Since then, the drive in this Jeonbuk team has rarely faltered, making easy work of their first three games, scoring fourteen goals in the process. Whilst the 4-2 defeat away to Tianjin denied them guaranteed qualification after just four matches, Jeonbuk ran out comfortable victors in their two remaining fixtures to leave them with fifteen points comfortably atop of the group, setting up a knockout round date with Thai Premier League side Buriram United.

Choi Kang-hee and his team have singled this competition out as the one they want to win. If they do so, they will claim back a trophy that they feel aggrieved they were forbidden to defend last year. So far, the club's performances have echoed that frustration, with them at times playing like a side thoroughly brassed off at their treatment by the AFC governing bodies. Given the substantial investment and recruitment in the off season, anything short of triumph in Asia will be deemed a failure. However, having seen their displays so far, you would have to believe they are one of the favourites to lift the trophy.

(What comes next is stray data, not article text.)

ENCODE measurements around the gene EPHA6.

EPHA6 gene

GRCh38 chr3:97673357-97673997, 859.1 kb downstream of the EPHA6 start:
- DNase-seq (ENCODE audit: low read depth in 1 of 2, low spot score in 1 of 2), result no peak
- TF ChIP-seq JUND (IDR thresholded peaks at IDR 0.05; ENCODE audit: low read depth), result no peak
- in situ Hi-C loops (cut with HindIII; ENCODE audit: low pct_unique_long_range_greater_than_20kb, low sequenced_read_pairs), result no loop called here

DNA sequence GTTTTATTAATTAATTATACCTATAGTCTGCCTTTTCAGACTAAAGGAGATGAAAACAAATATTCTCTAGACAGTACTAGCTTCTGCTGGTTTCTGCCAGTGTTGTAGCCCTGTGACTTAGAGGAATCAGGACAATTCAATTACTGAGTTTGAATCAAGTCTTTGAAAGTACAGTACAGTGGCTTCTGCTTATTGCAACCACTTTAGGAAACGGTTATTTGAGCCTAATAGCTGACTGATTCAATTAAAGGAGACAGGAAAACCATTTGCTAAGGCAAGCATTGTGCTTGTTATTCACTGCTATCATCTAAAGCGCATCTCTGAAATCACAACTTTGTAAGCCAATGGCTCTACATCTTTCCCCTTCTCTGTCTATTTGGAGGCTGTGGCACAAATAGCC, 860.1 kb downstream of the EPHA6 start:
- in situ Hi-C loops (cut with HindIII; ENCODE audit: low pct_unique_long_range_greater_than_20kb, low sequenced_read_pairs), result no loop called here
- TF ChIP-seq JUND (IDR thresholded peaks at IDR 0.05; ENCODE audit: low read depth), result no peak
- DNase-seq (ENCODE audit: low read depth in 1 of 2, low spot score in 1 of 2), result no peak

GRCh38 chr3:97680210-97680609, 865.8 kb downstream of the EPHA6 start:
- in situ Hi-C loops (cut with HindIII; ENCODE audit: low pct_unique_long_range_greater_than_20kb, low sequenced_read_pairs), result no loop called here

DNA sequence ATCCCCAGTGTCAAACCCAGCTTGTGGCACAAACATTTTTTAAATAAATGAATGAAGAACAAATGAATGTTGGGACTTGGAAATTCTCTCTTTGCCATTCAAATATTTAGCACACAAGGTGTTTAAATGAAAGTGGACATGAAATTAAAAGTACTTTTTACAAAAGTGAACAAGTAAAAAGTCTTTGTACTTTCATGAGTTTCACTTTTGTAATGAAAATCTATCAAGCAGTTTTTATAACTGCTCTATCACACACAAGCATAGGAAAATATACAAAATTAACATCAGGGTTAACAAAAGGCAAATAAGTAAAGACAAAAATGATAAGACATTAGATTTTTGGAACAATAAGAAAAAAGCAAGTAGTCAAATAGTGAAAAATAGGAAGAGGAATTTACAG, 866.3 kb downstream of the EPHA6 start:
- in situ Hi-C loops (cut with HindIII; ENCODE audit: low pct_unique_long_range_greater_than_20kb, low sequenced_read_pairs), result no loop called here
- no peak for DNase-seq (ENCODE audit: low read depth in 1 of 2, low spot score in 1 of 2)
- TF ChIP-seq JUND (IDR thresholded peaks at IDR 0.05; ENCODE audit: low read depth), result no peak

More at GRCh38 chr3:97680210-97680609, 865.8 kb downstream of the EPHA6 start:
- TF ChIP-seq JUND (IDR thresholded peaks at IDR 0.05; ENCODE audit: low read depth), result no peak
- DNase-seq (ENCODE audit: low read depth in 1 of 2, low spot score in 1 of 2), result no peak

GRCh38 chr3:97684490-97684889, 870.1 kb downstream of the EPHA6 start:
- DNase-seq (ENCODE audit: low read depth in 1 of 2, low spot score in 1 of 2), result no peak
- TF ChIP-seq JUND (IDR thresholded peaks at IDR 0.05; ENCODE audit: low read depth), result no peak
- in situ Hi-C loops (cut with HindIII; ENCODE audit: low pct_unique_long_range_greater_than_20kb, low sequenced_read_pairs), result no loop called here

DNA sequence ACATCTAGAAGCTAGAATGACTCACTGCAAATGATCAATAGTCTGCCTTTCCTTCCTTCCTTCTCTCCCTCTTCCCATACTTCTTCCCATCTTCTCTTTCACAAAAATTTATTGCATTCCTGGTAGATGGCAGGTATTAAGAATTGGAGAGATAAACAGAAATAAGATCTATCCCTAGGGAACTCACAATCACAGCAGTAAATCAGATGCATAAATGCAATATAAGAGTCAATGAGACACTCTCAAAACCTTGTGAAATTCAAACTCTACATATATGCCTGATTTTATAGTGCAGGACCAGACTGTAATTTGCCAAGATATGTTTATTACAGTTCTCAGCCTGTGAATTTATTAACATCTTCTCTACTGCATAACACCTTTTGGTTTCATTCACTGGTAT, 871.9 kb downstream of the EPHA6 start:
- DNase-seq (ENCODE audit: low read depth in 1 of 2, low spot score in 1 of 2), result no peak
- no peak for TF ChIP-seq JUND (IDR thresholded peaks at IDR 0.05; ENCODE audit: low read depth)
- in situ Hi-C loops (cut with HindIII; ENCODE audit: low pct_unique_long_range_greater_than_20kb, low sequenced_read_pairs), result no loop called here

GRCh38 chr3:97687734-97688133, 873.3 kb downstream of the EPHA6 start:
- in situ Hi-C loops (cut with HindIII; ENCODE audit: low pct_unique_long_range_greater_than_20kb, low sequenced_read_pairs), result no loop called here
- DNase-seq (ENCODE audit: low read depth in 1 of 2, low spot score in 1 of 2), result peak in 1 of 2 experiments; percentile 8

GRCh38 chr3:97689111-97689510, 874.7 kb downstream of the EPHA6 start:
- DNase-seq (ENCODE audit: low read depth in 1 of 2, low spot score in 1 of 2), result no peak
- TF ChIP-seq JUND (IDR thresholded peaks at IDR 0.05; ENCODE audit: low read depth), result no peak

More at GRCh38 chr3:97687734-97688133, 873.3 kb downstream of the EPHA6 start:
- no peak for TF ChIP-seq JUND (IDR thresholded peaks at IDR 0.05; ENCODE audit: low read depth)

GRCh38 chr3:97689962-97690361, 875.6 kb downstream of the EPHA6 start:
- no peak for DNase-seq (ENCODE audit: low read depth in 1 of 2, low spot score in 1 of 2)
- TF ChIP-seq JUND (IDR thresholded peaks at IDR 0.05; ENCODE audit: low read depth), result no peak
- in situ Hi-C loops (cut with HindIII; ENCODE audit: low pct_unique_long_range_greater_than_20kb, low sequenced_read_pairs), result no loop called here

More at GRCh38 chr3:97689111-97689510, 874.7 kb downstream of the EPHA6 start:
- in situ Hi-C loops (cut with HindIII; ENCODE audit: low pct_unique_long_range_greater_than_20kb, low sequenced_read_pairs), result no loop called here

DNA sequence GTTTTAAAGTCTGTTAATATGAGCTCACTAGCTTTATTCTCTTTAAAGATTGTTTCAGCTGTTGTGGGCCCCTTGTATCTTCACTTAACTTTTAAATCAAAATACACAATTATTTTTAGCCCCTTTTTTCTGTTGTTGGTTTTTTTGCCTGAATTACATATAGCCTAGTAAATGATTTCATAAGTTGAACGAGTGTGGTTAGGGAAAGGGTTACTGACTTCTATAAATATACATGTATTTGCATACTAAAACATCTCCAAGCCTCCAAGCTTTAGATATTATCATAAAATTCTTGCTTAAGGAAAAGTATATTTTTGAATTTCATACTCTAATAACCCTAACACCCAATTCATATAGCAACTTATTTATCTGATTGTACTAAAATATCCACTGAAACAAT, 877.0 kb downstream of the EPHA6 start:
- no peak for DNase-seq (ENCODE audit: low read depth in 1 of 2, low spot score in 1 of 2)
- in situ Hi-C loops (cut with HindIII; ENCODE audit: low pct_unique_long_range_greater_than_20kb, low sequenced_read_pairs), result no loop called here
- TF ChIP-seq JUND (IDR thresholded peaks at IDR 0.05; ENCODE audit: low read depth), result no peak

by Matthew Binns

Ulsan Hyundai

Junior Negao celebrates after scoring in the 6-2 win over Melbourne Victory. Image via K League
On paper it looked like Ulsan Hyundai would struggle to get out of Group F when the draw was made back in December. They faced the reigning J.League Champions and 2017 ACL quarter-finalists Kawasaki Frontale, Chinese Super League outfit Shanghai SIPG with their world-class Brazilian trio, and a gruelling midweek flight Down Under to face Melbourne Victory. The fact the Horangi qualified with a game to spare whilst also playing some very entertaining football was truly impressive.

Manager Kim Do-hoon seems to be taking the competition a lot more seriously this time around. He rested his entire first-choice lineup before the home game against Shanghai, and his expansive tactics, particularly against Melbourne, were indicative of a man whose team is in it to win it.